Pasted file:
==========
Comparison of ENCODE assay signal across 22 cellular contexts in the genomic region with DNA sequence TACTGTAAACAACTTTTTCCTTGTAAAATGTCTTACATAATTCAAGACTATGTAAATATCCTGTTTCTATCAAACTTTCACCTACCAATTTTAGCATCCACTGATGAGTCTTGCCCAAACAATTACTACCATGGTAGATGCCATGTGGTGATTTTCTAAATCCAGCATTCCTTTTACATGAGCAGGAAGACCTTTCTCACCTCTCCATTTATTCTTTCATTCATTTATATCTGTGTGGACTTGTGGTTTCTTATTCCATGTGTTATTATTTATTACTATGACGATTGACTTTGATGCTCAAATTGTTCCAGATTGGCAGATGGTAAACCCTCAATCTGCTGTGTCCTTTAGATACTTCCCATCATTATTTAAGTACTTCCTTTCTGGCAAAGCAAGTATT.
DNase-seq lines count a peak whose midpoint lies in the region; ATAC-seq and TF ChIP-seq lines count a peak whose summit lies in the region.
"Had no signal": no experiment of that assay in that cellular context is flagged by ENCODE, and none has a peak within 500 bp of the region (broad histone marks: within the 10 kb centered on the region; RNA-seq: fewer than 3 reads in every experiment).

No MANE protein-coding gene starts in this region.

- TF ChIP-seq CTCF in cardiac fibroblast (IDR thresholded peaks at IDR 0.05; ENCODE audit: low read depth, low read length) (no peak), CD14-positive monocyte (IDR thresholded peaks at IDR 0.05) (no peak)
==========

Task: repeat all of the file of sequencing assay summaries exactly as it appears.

Comparison of ENCODE assay signal across 22 cellular contexts in the genomic region with DNA sequence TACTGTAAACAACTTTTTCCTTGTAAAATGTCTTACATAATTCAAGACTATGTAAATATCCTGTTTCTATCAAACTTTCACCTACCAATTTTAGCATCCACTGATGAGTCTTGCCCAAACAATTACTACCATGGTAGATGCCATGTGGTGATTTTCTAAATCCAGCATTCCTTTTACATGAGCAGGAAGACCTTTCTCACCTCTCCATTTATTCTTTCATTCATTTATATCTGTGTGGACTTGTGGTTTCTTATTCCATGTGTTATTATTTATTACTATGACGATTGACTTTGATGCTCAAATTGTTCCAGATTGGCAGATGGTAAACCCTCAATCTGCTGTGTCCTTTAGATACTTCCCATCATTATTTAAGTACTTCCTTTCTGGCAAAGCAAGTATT.
DNase-seq lines count a peak whose midpoint lies in the region; ATAC-seq and TF ChIP-seq lines count a peak whose summit lies in the region.
"Had no signal": no experiment of that assay in that cellular context is flagged by ENCODE, and none has a peak within 500 bp of the region (broad histone marks: within the 10 kb centered on the region; RNA-seq: fewer than 3 reads in every experiment).

No MANE protein-coding gene starts in this region.

- TF ChIP-seq CTCF in cardiac fibroblast (IDR thresholded peaks at IDR 0.05; ENCODE audit: low read depth, low read length) (no peak), CD14-positive monocyte (IDR thresholded peaks at IDR 0.05) (no peak)